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The Apple Watch Ban: A Closer Look at the Complex Legal Battle

Apple’s latest quarrel with a competitor has rendered the tech giant unable to sell the newest versions of the Apple Watch in the United States. Since 2020, Apple has battled back and forth with Masimo, a U.S. medical technology company, over patents related to wearable medical devices. While the introduction of these new devices was estimated to generate around $5 billion, they would only account for around 1% of Apple’s total revenue. Regardless, Apple has been diligent in defending its watches in court. 

Until now, the litigation between the two companies has not prevented Apple from selling its devices in the United States. However, a recent decision by the U.S. International Trade Commission prohibited Apple from importing devices using infringing technologies into the United States, raising concern over the Commission’s impact on patent disputes. To fully understand how Apple got to this point, it is useful to look at the history between the two companies and the complicated landscape of patent litigation.


In 2013, the chief technology officer of Masimo’s sister company, Cercacor Laboratories Inc., left the biomedical technology company to work for Apple. While former-Cercacor CTO, Marcelo Lamego, only worked for Apple for a few months, Masimo argues that he gave Apple invaluable information about Masimo’s products. After hiring Lamego, Apple went on to hire about twenty other Masimo employees, including its former chief medical officer.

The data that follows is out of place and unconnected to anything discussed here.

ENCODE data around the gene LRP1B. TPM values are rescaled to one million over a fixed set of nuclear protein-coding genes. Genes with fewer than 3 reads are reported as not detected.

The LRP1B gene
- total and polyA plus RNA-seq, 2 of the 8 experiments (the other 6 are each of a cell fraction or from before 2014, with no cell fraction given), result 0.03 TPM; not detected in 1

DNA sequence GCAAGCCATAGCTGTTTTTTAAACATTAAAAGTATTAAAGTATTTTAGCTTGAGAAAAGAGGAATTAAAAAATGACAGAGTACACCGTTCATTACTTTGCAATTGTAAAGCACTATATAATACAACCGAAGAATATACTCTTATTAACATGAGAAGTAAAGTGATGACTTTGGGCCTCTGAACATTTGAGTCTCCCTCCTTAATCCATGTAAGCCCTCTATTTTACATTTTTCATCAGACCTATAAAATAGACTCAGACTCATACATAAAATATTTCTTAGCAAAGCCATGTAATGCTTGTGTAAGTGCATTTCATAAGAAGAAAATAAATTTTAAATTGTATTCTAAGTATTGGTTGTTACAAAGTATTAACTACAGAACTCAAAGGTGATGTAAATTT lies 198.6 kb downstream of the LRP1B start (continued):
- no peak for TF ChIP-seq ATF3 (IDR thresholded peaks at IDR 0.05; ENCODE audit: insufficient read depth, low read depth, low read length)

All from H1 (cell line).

In 2020, Masimo initiated its first patent dispute against Apple. Masimo sued Apple in a California District Court for infringing on a number of patents, including a patent related to reducing power consumption of a pulse oximeter (the ’703 patent). Pulse oximeters measure blood oxygen levels and can be used to detect health conditions like asthma, pneumonia, and anemia, as well as assessing general wellness. 

In its complaint, Masimo argued that Apple directly and contributorily infringed the ’703 patent by incorporating the technology in the Apple Watch Series 4. In addition to the patent claim, Masimo also alleged that Apple obtained trade secrets through misappropriation. Masimo asserted that Apple knew of the ’703 patent prior to incorporating the technology into the Apple Watches because the former Masimo employees Apple hired were privy to the specifics of the patent. 

Apple subsequently filed a petition for inter partes review of the claims of the ’703 patent. An inter partes review is a trial proceeding conducted by the Patent Trial and Appeal Board (PTAB) to “review the patentability of one or more claims in a patent.” In this case, Apple argued that the claims of the ’703 patent were obvious, citing prior art related to pulse oximeter technology. The PTAB ruled in favor of Masimo, holding that Apple was not able to prove that the claims of the ’703 patent was unpatentable due to obviousness. Apple appealed the decision to the U.S. Court of Appeals for the Federal Circuit. In January 2024, the court affirmed the PTAB’s ruling. 

This lawsuit was the first of many. In response to the 2020 lawsuit, Apple began filing numerous petitions for inter partes review for other Masimo patents as well as a patent lawsuit in Delaware. Masimo continued its fight against Apple, filing multiple appeals to the Federal Circuit and complaints to the International Trade Commission.

Credit: Nicole Poirot

Patent Infringement and Trade Secret Misappropriation

Patent Infringement